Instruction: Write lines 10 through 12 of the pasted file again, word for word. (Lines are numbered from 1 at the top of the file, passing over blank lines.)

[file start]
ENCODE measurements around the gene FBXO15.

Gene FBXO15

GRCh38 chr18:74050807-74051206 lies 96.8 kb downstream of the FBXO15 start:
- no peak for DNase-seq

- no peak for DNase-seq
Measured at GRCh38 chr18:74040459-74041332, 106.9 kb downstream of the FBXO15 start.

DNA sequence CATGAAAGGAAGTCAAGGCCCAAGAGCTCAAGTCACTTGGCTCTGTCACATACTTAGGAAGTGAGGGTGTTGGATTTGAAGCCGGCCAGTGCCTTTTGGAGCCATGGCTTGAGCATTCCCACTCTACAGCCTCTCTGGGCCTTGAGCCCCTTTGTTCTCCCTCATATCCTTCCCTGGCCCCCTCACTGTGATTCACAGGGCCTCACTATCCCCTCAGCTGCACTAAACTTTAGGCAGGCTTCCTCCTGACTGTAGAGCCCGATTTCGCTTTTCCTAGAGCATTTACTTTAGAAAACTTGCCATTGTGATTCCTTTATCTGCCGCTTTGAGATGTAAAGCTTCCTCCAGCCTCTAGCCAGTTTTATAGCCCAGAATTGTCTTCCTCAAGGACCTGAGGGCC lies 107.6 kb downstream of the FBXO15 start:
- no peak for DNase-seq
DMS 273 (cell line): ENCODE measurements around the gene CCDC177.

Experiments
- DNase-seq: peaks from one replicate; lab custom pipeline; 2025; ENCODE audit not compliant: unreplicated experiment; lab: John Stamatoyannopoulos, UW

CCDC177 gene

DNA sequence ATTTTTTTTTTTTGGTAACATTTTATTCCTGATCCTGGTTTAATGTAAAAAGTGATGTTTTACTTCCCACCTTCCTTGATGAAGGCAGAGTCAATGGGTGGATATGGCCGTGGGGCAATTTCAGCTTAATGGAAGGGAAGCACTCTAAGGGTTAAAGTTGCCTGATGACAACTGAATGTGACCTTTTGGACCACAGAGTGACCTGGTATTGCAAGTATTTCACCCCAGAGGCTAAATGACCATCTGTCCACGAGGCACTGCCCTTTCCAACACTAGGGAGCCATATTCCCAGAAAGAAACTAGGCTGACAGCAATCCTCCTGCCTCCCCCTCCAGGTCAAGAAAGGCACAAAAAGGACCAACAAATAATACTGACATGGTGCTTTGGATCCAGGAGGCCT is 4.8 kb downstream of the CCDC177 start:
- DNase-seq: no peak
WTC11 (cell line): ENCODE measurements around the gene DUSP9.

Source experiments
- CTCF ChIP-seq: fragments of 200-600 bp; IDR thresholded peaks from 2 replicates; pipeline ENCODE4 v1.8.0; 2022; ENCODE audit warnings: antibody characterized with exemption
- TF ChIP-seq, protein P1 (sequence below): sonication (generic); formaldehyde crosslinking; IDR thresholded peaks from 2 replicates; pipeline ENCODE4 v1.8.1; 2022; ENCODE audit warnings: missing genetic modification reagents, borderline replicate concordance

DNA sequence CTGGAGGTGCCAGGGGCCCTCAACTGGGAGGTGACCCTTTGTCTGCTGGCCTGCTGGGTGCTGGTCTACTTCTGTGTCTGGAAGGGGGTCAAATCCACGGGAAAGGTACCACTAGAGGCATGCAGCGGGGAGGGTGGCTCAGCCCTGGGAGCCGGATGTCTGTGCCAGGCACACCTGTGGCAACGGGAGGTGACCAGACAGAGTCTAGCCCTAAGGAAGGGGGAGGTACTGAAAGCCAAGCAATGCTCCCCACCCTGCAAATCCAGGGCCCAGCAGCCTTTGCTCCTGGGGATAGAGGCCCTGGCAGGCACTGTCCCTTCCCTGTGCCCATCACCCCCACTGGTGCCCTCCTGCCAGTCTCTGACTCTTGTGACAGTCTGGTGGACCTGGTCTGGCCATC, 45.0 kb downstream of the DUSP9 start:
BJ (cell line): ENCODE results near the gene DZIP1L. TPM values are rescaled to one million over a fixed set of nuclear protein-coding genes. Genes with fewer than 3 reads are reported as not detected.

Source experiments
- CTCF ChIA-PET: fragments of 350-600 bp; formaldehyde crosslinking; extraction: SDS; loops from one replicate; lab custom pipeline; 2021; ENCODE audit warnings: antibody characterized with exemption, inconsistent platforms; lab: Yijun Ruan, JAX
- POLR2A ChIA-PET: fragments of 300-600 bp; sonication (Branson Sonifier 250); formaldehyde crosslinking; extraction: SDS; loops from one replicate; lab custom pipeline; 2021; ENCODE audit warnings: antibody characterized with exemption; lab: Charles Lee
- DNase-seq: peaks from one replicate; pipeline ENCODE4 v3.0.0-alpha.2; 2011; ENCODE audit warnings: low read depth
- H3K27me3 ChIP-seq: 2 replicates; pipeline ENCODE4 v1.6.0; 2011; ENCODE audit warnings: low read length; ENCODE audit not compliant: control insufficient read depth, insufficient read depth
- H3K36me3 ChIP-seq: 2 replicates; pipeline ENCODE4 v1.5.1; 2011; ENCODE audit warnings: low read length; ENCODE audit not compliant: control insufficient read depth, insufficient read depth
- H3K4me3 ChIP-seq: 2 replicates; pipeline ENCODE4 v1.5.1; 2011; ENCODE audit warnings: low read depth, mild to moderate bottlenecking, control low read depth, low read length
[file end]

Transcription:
Experiments
- DNase-seq: peaks from one replicate; lab custom pipeline; 2025; ENCODE audit not compliant: unreplicated experiment; lab: John Stamatoyannopoulos, UW

CCDC177 gene